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Priority Scheduling of Branches within Multisequencing in a Single Instruction Stream

IP.com Disclosure Number: IPCOM000106737D
Original Publication Date: 1993-Dec-01
Included in the Prior Art Database: 2005-Mar-21
Document File: 2 page(s) / 84K

Publishing Venue

IBM

Related People

Ekanadham, K: AUTHOR [+3]

Abstract

Within Multisequencing in a Single InstructionStream (MSIS) a means of scheduling instructions during the sequential pass is to use the Occupancy Assignment Algorithm (OAA).

This text was extracted from an ASCII text file.
This is the abbreviated version, containing approximately 52% of the total text.

Priority Scheduling of Branches within Multisequencing in a Single Instruction Stream

      Within Multisequencing in a Single InstructionStream (MSIS) a
means of scheduling instructions during the sequential pass is to use
the Occupancy Assignment Algorithm (OAA).

Occupancy Assignment Algorithm

1.  Each time-slot within a window of length delta is associated with
    the number of instructions that have been assigned to that
    time-slot, the so-called OCCUPANCY of the time-slot.

2.  The time-slot of an instruction is computed based on the
    time-slot of the conceptually earlier instructions which set the
    inputs to that instruction.  This time-slot is called the
    SELECTED time-slot.

3.  If the OCCUPANCY of the SELECTED time-slot is less than lambda,
    the number of PE's, then the instruction is assigned to that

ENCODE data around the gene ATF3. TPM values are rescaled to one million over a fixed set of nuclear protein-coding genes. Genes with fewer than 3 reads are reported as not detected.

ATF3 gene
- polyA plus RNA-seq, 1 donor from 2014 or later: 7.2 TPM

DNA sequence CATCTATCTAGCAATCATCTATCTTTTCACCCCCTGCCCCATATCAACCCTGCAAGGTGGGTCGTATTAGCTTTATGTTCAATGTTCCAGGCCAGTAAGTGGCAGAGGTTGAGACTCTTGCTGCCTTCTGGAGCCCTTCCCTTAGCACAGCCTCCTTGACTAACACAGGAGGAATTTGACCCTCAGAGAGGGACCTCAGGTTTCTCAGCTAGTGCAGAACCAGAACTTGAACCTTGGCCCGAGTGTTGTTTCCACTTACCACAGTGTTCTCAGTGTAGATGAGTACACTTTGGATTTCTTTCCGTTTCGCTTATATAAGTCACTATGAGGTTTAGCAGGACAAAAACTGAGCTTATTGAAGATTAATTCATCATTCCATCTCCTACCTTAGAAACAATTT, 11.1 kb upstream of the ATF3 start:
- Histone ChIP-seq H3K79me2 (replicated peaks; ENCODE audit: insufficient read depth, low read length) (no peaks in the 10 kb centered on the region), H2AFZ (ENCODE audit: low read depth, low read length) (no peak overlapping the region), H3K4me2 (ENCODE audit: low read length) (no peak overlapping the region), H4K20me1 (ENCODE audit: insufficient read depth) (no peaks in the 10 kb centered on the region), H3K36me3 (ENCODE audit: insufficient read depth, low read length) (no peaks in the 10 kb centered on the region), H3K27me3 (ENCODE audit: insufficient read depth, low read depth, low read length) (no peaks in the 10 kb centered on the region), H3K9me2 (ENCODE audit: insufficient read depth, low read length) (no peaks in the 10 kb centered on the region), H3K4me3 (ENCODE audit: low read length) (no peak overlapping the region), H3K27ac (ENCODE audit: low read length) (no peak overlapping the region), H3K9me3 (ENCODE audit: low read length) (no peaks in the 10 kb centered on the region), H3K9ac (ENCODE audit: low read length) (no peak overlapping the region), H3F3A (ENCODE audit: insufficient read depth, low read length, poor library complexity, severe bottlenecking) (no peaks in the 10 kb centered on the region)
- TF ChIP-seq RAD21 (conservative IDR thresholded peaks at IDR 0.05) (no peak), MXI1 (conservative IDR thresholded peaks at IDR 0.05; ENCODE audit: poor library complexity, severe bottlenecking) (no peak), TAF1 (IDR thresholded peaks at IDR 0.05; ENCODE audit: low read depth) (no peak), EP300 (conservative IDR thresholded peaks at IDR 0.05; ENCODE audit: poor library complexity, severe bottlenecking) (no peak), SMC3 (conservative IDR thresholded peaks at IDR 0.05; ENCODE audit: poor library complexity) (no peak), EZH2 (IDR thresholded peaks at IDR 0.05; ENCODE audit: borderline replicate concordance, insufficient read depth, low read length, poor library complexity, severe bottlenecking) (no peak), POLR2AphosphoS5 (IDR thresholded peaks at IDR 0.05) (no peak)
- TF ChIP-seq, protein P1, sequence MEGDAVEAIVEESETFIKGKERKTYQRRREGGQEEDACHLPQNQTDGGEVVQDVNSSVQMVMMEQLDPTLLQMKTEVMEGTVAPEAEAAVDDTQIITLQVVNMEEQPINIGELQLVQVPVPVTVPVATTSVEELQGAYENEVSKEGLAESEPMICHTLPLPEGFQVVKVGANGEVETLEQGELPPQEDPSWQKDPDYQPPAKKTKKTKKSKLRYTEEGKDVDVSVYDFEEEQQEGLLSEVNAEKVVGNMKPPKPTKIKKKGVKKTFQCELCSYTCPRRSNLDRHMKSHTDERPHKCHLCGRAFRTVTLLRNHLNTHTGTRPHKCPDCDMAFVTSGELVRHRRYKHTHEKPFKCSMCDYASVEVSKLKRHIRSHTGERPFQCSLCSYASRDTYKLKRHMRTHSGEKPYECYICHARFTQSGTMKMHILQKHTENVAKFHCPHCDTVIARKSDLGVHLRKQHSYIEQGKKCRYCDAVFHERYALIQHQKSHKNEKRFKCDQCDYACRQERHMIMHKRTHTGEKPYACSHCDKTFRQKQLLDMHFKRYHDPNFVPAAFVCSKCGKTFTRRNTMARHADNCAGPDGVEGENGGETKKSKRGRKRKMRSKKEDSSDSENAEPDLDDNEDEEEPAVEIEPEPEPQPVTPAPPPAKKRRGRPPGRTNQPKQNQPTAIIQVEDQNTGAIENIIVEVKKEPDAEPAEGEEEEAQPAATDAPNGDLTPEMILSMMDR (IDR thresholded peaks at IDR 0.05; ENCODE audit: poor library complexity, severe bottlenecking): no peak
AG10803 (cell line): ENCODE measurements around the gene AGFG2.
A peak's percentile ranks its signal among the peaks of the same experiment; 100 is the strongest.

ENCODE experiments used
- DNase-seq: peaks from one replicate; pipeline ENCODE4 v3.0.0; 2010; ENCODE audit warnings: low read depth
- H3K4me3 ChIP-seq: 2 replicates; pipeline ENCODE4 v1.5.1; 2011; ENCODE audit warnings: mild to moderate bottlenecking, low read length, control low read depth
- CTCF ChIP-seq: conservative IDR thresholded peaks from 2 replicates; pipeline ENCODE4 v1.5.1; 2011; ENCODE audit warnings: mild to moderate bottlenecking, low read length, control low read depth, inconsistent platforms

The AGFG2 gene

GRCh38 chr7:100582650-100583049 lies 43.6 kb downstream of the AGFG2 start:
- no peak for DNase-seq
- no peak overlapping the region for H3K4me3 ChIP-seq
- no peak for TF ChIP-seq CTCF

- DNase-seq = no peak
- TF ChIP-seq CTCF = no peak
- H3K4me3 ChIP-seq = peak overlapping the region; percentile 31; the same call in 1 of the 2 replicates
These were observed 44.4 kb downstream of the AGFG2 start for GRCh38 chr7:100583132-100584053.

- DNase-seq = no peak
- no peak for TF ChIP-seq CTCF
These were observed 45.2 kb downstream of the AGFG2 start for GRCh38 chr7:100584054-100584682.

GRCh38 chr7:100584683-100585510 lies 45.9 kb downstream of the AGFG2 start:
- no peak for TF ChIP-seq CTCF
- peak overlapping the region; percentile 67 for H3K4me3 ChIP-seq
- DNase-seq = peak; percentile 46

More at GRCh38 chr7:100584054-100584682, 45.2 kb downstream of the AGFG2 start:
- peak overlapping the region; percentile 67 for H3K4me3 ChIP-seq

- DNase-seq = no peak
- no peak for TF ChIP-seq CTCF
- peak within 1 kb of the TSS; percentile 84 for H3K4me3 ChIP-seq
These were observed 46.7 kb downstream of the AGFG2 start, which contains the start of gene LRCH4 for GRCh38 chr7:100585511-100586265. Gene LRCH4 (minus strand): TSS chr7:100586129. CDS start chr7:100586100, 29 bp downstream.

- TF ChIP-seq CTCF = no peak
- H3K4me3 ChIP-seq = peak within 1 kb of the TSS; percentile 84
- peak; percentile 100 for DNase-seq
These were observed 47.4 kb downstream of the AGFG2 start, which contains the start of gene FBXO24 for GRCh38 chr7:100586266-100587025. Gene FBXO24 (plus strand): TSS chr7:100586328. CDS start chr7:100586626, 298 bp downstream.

time-slot and the OCCUPANCY is incremented by one.

4.  If the OCCUPANCY of the SELECTED time-slot is lambda then the
    instruction is assigned to the first later time-slot whose
    OCCUPANCY is less than lambda  and said OCCUPANCY is incremented
    by one.

5.  The instruction which has the largest time-slot extant at any
    given time determines the bottom of the time-slot window.

The decoder slot assigned to a given instruction depends on the
timing of the instructions that set its inputs and is rarely the DDI
of the instruction.

Determining the DDI

      The DAG can be used to determine the dependency depth (DDI) of
each instruction.  The DDI corresponds to the cycle of decode of an
instruction when there are more PE's than instructions and
corresponds to the row index of the matrix that represents the
schedule in such a circumstance.  The simplest way to compute the DDI
of an instruction is to retain the DDI of the instruction which last
set each of the registers.  The DDI is then computed recursively
using these values that relate to the registers required as input.
Registers in MSIS are a generalized concept involving those aspects
through which the execution of an instruction depends on the
execution of an earlier instruction.  Suitable adjustment is made for
AGEN DEPENDENCY or EXECUTION DEPENDENCY in computing the resultant
DDI.

      The reason for the disparity is that other, conceptually
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